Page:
The trickiest part is selecting the ingredients, because you want it to be somewhat random to really test yourself. We’ve thought of three selection methods, so pick the one you like best. First, you can have a friend or family member select them. To make sure they’re picking edible ingredients, they have to also eat what you cook. Second, you can look in your pantry or fridge to see what you have that’s been overlooked. Have a jar of pickles you haven’t touched for a while, some lunchmeat that’s about to go out of date, and a ball of fresh mozzarella? Use these items and turn them into a cohesive dish! Finally, you could turn to a random food ingredient generator before heading to the grocery store. You could get the challenge of figuring out how to use garlic powder, tonic water, ricotta, and andouille sausage together.
Similar to the last game, this next idea is more focused on reusing food in a way that both recreates and cuts down on food waste. Too often, leftovers either get tossed in the garbage or reheated in the microwave to lukewarm results. However, if we allow ourselves to have fun with our leftover food, we can do better than lukewarm lunch. And really, don’t we all deserve better than that? So, not only does this game help you reuse food to cut down on food waste and grocery bills, it also gets you thinking about clever ways to transform ingredients beyond just heating them up. It’s also a bit tougher than the previous game because the ingredients all are already cooked and seasoned, which could give you fewer options to work with or more hurdles to jump over.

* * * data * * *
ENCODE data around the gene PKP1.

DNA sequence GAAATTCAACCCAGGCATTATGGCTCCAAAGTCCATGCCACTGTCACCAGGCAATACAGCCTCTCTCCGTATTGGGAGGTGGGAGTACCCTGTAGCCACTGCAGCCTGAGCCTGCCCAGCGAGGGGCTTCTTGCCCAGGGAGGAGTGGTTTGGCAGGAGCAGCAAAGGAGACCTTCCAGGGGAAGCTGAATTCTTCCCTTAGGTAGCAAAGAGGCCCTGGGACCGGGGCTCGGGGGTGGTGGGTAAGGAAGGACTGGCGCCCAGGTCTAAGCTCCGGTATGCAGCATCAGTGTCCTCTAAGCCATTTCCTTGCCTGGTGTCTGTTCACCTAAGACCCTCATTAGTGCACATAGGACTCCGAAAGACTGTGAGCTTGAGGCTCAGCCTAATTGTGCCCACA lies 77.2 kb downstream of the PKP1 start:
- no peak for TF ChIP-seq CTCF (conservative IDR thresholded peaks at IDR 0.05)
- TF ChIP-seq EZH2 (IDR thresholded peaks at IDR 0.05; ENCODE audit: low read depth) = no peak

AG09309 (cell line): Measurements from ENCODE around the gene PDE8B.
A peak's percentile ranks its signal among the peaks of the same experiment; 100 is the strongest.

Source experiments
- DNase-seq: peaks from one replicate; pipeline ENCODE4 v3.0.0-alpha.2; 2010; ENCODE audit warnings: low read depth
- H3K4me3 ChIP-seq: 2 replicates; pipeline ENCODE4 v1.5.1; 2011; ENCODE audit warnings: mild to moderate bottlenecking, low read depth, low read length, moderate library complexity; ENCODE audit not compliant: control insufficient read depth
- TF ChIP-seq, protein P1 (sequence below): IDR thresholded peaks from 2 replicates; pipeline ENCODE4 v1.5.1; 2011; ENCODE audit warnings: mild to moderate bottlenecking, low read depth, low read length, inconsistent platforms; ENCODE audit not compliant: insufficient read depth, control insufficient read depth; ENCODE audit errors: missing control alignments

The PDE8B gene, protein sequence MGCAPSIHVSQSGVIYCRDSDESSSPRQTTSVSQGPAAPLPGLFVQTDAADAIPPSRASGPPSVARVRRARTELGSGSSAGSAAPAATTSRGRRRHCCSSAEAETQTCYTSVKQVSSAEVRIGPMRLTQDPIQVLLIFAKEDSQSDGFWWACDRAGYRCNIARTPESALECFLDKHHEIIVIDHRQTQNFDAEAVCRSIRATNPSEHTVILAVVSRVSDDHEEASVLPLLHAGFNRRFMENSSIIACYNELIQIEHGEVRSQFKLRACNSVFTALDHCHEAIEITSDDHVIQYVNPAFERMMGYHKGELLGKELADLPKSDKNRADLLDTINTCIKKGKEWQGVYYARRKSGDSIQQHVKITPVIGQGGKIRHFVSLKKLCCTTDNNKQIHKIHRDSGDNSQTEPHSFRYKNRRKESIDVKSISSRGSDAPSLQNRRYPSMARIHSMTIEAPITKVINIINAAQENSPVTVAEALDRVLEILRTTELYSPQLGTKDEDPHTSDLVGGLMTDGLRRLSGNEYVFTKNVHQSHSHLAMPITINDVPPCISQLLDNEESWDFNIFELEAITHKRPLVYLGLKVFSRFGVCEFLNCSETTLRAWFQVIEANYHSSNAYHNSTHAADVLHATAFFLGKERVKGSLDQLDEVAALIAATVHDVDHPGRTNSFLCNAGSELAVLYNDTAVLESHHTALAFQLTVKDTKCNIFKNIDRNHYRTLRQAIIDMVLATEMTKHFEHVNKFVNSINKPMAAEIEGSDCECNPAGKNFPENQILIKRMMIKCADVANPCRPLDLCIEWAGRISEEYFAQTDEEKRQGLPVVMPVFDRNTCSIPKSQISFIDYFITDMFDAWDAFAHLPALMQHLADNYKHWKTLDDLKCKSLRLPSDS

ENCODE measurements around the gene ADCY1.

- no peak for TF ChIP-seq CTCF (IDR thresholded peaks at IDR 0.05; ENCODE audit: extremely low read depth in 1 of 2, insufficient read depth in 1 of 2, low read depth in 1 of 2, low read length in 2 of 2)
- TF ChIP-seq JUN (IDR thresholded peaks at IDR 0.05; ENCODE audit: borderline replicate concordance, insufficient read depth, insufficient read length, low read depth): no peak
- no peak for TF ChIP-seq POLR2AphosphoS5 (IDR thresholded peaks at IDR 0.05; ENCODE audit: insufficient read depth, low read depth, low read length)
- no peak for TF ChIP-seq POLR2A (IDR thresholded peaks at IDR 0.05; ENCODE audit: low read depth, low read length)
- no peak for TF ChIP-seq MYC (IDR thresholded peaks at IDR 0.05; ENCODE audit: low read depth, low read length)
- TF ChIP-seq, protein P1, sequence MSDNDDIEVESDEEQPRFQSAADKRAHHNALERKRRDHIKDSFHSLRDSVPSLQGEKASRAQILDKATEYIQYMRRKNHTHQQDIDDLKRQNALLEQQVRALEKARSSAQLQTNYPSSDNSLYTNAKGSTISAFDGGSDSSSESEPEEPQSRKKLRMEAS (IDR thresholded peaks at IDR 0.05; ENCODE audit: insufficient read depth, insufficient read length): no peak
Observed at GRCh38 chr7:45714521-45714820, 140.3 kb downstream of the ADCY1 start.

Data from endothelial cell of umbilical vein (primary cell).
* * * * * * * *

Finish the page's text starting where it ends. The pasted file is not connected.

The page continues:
Not only does this game help you reuse food to cut down on food waste and grocery bills, it also gets you thinking about clever ways to transform ingredients beyond just heating them up.
The trick to this challenge is to find a group of leftovers in your fridge to be the main ingredients of the dish. You can use other foods, too, but the bulk of the ingredients should be leftovers. Then, take your time deciding the best ways to combine these foods into a single cohesive recipe. If you don’t know where to start, we’ve actually presented a few of these scenarios in articles that you can read here: